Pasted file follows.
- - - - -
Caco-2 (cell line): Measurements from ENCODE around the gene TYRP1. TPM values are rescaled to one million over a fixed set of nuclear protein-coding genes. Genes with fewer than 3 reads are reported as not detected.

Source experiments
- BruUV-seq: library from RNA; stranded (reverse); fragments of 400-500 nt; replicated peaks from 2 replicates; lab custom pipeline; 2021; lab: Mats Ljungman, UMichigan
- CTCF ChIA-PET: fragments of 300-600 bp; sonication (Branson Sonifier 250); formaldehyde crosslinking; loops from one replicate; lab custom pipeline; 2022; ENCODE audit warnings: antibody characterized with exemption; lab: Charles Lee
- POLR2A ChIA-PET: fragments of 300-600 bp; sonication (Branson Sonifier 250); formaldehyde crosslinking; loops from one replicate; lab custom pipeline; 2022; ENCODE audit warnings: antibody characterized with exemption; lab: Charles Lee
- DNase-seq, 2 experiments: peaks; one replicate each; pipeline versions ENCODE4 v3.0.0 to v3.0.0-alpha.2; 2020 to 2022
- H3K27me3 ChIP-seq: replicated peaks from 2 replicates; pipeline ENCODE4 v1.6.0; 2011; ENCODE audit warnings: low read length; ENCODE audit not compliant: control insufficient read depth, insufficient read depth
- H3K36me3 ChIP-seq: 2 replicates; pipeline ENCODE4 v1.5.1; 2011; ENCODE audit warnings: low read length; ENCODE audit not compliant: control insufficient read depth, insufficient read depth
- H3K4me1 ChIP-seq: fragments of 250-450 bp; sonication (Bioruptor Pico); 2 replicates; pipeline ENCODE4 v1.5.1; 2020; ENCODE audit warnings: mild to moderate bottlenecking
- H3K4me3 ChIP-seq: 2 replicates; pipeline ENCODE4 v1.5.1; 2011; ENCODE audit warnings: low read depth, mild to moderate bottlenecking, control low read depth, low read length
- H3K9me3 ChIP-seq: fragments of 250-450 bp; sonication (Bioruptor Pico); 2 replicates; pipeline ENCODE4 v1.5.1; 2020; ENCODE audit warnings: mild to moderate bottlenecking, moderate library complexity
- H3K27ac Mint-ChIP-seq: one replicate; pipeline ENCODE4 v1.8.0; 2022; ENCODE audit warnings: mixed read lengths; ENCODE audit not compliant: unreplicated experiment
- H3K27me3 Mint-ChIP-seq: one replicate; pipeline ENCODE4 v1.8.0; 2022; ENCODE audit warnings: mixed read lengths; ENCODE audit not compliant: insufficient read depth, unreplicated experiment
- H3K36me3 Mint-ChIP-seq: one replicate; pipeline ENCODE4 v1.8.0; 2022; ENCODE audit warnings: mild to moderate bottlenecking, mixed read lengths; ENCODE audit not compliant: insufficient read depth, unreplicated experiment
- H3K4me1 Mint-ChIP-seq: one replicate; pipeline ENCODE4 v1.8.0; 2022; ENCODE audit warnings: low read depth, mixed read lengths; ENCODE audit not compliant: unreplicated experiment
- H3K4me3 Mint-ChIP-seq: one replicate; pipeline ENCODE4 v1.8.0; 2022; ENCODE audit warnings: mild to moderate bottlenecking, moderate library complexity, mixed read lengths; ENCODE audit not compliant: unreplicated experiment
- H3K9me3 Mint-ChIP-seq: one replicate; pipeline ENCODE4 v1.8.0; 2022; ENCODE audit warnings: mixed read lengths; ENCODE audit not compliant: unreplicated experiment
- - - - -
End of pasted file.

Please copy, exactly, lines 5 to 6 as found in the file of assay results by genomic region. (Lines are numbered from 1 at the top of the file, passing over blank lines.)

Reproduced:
- POLR2A ChIA-PET: fragments of 300-600 bp; sonication (Branson Sonifier 250); formaldehyde crosslinking; loops from one replicate; lab custom pipeline; 2022; ENCODE audit warnings: antibody characterized with exemption; lab: Charles Lee
- DNase-seq, 2 experiments: peaks; one replicate each; pipeline versions ENCODE4 v3.0.0 to v3.0.0-alpha.2; 2020 to 2022